Weston had apprenticed at Albini's home studio for a few years in the early 90s, working and fixing gear in the attic of the engineer's Irving Park bungalow, and even now the two share a basic production style--using vintage mikes, analog tape, and a minimum of overdubbing. ("He was like grad school or something," jokes Weston--who, unlike Albini, has a degree in electrical engineering.) This approach made Mission of Burma's transition back to the studio an easy one: "The way I use the studio is pretty much the same as the way they did 20 years ago," Weston says, laughing. "I'm a pretty old-school style engineer."

"It made all the difference for us not to have to bridge a gulf of communication with an engineer from some other planet," says Conley. "I didn't really sense much pressure going into the studio. Some of that was probably due to knowing we were with Weston, and that his ears and touch would help us get where we wanted to go."

Weston's time with Mission of Burma on the road and in the studio has been a unique opportunity for him to combine his two lifelong pursuits: "Music and behind-the-scenes tech stuff--I've been drawn to those two things since I was a little kid," he says. "I vividly remember in elementary school always wanting to run the filmstrip projector. I was always the AV geek."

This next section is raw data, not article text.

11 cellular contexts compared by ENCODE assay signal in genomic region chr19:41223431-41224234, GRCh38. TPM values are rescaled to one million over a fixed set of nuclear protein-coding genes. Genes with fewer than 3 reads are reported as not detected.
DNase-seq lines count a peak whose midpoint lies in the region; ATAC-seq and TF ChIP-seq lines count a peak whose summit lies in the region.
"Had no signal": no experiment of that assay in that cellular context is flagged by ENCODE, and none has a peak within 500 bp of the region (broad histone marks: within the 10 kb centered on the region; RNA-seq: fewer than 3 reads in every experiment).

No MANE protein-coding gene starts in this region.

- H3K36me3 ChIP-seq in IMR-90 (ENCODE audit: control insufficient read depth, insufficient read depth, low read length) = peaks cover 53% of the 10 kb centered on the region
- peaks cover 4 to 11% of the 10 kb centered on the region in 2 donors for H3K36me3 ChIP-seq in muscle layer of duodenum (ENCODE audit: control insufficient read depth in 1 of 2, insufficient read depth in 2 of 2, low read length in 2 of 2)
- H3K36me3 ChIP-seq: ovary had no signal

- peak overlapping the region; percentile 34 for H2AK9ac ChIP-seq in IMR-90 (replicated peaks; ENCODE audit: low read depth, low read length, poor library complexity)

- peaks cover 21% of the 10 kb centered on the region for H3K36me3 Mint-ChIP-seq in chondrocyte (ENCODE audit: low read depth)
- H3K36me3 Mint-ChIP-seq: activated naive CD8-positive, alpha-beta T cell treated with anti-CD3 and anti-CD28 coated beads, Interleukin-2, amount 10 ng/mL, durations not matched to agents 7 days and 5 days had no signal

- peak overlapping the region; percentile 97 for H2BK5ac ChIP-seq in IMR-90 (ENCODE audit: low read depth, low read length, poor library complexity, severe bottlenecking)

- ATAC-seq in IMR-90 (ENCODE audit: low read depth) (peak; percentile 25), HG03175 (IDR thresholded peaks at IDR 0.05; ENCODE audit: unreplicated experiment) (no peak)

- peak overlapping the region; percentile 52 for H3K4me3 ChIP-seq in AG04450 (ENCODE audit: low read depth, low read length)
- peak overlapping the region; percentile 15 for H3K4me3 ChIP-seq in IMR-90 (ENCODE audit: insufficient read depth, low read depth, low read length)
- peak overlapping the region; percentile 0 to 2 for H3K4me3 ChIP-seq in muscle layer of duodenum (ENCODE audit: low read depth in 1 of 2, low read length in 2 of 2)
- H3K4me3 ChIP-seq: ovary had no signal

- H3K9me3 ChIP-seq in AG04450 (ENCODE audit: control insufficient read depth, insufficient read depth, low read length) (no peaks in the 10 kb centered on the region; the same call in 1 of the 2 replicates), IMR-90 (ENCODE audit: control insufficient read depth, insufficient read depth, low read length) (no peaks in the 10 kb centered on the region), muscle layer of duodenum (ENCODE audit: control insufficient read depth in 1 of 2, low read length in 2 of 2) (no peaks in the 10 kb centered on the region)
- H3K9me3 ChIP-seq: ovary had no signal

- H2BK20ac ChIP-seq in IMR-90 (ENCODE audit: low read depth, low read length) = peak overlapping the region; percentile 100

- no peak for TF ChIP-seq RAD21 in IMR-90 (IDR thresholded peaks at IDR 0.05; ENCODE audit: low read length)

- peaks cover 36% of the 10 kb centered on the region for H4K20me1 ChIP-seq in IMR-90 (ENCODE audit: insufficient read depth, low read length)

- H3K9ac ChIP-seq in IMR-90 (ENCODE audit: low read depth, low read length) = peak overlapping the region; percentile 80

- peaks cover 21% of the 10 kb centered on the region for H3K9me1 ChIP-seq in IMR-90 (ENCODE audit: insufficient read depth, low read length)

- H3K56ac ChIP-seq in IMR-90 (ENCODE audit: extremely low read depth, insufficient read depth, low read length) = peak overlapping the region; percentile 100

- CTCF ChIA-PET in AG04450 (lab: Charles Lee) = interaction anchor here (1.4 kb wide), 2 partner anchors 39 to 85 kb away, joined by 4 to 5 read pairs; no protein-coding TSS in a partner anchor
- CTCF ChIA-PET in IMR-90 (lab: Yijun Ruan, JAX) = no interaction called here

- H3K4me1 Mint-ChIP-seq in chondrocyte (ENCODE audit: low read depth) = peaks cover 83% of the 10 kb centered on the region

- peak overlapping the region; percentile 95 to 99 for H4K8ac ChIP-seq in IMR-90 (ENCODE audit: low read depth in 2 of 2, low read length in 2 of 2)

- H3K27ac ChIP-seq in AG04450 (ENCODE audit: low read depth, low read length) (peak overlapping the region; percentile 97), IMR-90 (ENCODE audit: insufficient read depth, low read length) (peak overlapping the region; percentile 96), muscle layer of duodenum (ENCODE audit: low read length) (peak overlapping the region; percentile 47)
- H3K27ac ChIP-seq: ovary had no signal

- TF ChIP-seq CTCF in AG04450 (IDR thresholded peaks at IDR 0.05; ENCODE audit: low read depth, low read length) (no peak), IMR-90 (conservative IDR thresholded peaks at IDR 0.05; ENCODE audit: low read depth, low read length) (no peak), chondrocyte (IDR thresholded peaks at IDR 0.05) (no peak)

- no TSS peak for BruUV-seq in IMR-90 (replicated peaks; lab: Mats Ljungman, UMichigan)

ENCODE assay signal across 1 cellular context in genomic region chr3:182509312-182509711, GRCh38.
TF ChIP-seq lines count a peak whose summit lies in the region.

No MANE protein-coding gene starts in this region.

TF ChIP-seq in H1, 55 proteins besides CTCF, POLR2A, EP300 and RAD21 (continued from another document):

Weston has been recording since he was a freshman at the University of Lowell, where he captured fledgling Boston bands like the Pixies and the Blake Babies live in the studio at the campus radio station. He traces his love of music back to his father, an accomplished trombonist. "I played trumpet from the fifth grade through high school," he says. "But when I got to college I thought, 'I can't play trumpet in a rock band.' So I borrowed a bass from a friend and learned how to play from U2 and Police records."